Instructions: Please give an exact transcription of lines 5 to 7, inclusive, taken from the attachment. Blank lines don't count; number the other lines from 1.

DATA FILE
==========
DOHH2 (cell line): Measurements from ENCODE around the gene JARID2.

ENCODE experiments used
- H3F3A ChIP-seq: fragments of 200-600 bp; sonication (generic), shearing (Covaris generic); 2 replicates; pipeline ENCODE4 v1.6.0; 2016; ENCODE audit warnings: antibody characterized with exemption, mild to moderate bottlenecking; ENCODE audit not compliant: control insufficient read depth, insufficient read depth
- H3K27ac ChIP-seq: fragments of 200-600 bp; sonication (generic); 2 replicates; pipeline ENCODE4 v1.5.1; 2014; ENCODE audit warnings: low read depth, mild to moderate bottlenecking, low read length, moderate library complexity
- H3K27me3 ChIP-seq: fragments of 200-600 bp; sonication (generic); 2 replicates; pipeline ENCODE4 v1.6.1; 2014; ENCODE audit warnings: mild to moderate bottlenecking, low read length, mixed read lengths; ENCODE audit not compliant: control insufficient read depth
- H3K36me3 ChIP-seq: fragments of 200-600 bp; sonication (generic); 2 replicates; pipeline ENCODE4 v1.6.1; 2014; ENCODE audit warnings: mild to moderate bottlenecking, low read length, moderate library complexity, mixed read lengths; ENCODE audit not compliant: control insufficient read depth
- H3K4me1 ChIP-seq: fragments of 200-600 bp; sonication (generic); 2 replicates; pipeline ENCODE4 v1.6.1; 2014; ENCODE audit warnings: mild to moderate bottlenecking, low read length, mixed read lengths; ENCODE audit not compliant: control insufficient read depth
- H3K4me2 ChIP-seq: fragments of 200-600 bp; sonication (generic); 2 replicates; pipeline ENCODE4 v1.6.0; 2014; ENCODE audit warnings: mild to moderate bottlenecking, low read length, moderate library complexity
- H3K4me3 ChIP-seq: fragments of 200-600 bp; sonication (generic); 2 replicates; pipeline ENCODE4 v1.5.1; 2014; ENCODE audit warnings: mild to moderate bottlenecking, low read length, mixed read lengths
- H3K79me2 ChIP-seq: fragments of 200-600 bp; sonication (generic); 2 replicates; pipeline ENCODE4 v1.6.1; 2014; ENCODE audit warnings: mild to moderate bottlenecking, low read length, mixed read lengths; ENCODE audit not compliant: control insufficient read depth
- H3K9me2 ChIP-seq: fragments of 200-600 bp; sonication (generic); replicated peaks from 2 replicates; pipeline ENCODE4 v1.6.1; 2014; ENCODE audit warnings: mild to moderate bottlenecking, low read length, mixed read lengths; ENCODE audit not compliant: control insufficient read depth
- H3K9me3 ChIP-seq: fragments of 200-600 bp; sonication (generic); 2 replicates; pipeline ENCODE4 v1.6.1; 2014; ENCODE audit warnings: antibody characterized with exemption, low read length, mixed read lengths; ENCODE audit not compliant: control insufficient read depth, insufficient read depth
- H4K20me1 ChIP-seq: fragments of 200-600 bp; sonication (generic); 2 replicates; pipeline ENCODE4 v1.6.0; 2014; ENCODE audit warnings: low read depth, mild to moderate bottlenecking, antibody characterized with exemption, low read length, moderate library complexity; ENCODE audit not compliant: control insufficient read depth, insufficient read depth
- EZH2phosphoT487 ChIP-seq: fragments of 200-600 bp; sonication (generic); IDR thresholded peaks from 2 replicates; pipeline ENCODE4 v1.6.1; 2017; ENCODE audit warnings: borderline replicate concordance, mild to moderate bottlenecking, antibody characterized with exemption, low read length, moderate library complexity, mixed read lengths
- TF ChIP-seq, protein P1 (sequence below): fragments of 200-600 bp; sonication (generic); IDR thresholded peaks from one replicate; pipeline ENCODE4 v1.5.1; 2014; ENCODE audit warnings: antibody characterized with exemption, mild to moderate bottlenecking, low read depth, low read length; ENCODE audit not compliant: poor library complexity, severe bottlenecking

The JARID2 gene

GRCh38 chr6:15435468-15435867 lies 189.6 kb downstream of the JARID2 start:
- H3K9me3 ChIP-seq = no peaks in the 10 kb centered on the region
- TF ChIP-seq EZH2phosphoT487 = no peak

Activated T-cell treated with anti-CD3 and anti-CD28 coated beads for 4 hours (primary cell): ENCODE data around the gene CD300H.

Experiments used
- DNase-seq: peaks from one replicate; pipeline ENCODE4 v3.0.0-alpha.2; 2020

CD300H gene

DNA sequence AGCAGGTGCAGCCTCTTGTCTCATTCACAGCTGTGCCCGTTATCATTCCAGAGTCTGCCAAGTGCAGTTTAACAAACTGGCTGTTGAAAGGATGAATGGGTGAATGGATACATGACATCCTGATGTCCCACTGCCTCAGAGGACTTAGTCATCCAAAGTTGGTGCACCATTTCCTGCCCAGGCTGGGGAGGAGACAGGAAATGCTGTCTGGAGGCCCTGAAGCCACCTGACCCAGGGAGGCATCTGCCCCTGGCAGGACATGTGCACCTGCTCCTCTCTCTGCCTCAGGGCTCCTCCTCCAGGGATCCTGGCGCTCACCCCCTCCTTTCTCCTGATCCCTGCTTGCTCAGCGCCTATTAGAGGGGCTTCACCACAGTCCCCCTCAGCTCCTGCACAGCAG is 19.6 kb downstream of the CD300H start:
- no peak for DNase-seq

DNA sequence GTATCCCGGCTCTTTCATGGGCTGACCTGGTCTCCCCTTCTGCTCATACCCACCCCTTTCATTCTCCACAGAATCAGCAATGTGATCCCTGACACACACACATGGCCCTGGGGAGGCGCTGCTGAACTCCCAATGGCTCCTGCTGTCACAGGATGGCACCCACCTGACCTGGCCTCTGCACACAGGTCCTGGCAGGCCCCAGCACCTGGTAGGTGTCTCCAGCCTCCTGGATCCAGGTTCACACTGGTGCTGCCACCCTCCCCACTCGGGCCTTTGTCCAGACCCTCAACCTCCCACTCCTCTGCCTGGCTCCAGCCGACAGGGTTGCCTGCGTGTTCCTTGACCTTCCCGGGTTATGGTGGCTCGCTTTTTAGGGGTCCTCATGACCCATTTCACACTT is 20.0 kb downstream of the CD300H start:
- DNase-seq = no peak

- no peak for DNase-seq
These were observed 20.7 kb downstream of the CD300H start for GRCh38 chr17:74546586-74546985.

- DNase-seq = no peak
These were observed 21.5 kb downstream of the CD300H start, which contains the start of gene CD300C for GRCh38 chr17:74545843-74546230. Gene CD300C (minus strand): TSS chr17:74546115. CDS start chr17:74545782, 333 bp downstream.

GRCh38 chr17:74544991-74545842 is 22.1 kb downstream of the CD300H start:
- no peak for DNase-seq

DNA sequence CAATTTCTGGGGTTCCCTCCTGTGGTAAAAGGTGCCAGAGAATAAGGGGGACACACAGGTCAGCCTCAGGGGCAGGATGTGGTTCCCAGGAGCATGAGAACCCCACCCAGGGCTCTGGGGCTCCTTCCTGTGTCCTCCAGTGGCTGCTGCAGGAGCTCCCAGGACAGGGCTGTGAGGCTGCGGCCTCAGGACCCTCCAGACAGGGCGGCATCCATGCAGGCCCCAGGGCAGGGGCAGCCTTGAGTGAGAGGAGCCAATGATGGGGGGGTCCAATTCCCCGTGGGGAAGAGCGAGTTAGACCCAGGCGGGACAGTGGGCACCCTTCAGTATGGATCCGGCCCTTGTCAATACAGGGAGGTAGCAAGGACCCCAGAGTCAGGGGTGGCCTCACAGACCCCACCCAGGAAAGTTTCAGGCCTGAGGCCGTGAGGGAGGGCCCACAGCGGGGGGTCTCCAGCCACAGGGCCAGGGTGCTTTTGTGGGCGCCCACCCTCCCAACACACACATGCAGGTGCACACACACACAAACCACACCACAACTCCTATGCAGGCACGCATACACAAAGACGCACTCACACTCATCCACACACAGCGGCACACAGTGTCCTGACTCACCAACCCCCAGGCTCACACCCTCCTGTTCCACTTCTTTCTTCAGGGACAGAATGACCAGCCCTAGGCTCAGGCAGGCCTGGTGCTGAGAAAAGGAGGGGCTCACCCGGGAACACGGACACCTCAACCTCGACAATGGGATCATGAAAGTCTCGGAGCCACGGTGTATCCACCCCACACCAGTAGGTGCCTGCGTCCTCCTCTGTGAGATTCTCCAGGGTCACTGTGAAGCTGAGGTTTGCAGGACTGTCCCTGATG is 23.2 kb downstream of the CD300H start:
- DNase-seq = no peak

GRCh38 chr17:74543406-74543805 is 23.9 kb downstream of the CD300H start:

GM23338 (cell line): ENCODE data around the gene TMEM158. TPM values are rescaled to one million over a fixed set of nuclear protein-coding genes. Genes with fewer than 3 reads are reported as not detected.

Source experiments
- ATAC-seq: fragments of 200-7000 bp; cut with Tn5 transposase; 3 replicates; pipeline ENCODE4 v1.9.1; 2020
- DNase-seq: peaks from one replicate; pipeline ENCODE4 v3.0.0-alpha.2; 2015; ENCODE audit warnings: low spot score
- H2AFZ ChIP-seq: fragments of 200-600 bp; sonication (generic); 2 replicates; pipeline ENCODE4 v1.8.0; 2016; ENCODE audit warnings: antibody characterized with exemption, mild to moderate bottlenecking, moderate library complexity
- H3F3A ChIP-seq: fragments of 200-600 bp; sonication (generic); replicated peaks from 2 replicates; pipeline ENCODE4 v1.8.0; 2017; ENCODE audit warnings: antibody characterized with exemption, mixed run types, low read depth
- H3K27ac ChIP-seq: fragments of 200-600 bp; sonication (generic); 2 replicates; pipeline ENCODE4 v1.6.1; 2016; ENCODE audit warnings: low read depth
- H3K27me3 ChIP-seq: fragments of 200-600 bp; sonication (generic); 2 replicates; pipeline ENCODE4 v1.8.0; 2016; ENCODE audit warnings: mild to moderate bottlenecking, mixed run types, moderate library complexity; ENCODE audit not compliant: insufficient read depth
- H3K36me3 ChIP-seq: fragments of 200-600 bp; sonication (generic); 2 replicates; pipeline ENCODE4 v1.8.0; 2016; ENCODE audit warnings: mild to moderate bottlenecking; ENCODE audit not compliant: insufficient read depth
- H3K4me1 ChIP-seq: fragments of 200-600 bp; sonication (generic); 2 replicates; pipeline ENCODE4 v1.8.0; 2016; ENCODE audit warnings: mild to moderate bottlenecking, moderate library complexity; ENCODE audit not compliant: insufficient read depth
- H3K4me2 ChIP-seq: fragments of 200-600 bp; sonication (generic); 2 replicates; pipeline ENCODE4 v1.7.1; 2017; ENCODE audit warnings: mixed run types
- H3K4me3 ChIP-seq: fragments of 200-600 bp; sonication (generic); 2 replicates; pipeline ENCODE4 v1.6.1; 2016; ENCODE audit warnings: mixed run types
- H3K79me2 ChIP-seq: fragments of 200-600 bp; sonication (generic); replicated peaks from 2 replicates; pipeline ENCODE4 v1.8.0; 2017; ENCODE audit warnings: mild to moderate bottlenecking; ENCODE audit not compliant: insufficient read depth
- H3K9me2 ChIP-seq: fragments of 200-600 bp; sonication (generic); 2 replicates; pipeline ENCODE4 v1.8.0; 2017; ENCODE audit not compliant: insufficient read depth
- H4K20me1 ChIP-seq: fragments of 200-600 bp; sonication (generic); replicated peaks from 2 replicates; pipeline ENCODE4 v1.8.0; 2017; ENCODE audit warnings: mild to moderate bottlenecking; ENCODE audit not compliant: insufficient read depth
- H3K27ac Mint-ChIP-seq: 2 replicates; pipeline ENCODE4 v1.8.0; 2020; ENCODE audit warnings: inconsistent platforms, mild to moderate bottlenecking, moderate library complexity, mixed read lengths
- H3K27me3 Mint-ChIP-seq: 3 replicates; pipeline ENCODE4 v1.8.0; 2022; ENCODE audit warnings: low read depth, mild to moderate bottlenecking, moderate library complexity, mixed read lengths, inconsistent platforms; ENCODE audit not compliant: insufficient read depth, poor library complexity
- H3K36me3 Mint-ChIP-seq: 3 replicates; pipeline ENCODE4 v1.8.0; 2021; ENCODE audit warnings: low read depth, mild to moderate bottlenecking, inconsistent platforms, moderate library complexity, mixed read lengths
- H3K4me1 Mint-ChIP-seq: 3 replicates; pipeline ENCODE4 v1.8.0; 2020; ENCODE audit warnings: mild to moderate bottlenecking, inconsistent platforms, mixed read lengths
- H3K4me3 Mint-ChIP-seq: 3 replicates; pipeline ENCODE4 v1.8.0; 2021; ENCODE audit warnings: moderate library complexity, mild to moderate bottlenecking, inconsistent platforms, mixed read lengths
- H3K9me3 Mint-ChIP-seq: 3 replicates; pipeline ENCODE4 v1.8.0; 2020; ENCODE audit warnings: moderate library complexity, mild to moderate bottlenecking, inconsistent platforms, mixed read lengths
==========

- H3K27me3 ChIP-seq: fragments of 200-600 bp; sonication (generic); 2 replicates; pipeline ENCODE4 v1.6.1; 2014; ENCODE audit warnings: mild to moderate bottlenecking, low read length, mixed read lengths; ENCODE audit not compliant: control insufficient read depth
- H3K36me3 ChIP-seq: fragments of 200-600 bp; sonication (generic); 2 replicates; pipeline ENCODE4 v1.6.1; 2014; ENCODE audit warnings: mild to moderate bottlenecking, low read length, moderate library complexity, mixed read lengths; ENCODE audit not compliant: control insufficient read depth
- H3K4me1 ChIP-seq: fragments of 200-600 bp; sonication (generic); 2 replicates; pipeline ENCODE4 v1.6.1; 2014; ENCODE audit warnings: mild to moderate bottlenecking, low read length, mixed read lengths; ENCODE audit not compliant: control insufficient read depth